By Jessie Hickford. 1977
By Jonathan Lewis Nasaw. 1975
Under My Helmet: A Football Player’s Lifelong Battle with Bipolar Disorder
By Tony Dungy, Keith O'Neil. 2017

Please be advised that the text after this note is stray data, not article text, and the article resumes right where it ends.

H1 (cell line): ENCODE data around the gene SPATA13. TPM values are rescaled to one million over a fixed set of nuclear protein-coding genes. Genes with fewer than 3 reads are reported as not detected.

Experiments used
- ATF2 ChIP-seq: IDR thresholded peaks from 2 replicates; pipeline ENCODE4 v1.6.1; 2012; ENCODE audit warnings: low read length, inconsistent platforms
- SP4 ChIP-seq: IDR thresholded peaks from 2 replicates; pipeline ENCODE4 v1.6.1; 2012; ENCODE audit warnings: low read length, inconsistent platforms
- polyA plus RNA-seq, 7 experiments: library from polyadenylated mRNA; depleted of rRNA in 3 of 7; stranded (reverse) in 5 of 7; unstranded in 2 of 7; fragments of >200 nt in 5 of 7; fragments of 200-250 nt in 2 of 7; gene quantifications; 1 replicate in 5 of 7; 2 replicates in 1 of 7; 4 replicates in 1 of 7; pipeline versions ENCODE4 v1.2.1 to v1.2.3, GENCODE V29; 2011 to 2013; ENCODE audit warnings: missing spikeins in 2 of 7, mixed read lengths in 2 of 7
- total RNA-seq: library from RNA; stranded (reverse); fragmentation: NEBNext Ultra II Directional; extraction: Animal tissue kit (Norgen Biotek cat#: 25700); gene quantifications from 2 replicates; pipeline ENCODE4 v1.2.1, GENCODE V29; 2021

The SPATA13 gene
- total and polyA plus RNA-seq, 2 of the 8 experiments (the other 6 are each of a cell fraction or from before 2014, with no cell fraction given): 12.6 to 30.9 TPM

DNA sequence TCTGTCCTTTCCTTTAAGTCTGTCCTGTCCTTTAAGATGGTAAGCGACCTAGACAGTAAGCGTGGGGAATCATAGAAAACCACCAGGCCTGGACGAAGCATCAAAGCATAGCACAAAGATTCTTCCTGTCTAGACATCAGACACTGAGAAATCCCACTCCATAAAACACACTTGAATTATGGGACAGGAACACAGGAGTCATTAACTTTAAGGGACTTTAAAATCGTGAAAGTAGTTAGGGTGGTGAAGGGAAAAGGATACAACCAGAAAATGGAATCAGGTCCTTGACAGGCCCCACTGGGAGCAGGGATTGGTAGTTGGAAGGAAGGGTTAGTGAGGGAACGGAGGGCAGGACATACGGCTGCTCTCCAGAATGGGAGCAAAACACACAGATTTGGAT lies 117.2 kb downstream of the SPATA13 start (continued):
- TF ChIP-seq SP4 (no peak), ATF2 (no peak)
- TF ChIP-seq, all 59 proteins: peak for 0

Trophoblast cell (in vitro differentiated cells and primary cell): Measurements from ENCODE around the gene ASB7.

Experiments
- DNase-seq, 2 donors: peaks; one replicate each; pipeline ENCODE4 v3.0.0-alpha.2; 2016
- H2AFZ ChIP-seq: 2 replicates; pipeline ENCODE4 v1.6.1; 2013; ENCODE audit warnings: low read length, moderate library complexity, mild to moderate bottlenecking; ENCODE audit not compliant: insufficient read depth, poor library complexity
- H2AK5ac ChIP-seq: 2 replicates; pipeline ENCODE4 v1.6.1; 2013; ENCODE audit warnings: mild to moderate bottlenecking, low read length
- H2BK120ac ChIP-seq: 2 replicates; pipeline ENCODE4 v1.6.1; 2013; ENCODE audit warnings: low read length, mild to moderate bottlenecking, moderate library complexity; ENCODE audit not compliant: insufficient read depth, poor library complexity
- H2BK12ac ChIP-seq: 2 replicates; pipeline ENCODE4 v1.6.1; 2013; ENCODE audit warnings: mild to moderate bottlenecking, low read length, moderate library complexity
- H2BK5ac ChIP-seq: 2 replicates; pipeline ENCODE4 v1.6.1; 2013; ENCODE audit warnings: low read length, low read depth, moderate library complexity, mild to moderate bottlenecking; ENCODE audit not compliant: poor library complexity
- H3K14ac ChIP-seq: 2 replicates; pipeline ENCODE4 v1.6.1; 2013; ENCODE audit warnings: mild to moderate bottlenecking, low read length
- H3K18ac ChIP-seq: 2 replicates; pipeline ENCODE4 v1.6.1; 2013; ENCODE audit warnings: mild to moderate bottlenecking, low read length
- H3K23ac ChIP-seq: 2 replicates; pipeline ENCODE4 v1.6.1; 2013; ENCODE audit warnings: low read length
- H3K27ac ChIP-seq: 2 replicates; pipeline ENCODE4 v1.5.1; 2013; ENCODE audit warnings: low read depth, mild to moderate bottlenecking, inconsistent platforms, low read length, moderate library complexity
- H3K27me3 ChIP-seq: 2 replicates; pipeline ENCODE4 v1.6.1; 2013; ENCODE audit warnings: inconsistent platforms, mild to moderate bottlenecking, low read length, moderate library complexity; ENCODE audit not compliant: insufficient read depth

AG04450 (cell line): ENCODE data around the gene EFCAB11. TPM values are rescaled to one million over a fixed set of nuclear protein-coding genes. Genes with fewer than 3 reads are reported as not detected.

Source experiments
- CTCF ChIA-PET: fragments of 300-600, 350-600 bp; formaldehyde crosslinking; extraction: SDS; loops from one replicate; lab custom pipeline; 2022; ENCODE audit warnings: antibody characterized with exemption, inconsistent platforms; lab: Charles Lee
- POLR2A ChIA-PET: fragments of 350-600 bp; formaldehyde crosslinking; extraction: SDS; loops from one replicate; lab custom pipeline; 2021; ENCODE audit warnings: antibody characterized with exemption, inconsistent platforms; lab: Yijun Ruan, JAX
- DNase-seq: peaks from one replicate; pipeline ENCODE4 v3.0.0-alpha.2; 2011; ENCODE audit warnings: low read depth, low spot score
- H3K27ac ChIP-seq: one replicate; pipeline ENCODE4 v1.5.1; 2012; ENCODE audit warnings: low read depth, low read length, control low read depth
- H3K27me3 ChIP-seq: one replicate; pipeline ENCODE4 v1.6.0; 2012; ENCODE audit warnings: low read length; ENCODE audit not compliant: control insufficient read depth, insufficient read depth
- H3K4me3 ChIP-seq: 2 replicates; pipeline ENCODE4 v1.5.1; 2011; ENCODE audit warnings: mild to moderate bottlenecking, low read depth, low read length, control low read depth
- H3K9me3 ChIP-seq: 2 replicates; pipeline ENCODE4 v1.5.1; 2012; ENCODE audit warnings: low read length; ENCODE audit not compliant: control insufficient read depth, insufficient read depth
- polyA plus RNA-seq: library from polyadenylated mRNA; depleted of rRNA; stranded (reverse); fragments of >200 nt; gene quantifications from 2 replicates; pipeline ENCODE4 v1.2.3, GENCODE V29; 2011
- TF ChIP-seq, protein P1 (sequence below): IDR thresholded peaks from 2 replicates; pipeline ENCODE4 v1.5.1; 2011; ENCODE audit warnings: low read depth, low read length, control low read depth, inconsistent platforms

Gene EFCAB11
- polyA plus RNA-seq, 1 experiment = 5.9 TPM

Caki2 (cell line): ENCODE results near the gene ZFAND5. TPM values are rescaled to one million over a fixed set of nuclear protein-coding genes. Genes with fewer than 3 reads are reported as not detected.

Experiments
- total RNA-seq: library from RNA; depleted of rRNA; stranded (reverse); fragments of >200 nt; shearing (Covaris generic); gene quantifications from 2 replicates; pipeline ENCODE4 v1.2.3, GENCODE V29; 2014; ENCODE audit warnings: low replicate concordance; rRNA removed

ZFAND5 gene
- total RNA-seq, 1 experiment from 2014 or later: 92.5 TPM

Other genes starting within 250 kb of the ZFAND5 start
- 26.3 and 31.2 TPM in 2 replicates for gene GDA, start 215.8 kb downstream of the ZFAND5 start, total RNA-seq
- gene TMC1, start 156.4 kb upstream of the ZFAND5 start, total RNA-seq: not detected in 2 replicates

Ever since he was a child, Keith O’Neil wanted to play football. Born on the same day that his father,…Ed O’Neil, was cut from the New England Patriots, football was all Keith could think about . . .aside from his anxiety. Offered a scholarship to Northern Arizona University, O’Neil jumped at the chance to prove himself. Though it wasn’t a Division I-A school, he brought his all and was a natural on the field, achieving first-team All-Big Sky choice as a junior and senior, as well as earning All-American honors. Going undrafted, luck came from the Dallas Cowboys, who offered O’Neil an invite to rookie mini-camp. But while trying to learn the playbook, his anxiety and insomnia returned. Even so, he made the team as an undrafted free agent. His dream had come true. While proving himself as a hard-nosed special teamer, sleepless nights, constant anxiety, and suicidal thoughts clouded his mind. O’Neil considered stepping away from the game multiple times, even speaking to his coach, Bill Parcells. Parcells gave him the wisdom that ?Everyone has a demon in their head, and we have to beat that demon. Beat the demon!” After being released from the Cowboys, O’Neil spent time with the Colts and Giants, but still could not escape his inner demons. He asked for help but never received the attention he needed. In fact, for suicidal thoughts was given a CD to help him relax?Enya. It finally became too much for him to handle, and the final decision was made to walk away from the game. It wasn’t until sometime later that was finally diagnosed: Bipolar I disorder. Finally, everything made sense.Under My Helmet is the personal story of a man working every day to prove his worth while struggling with a debilitating?and undiagnosed?mental illness. O’Neil’s voice is honest and open as he shares his battles and the steps he’s taken to overcome adversity.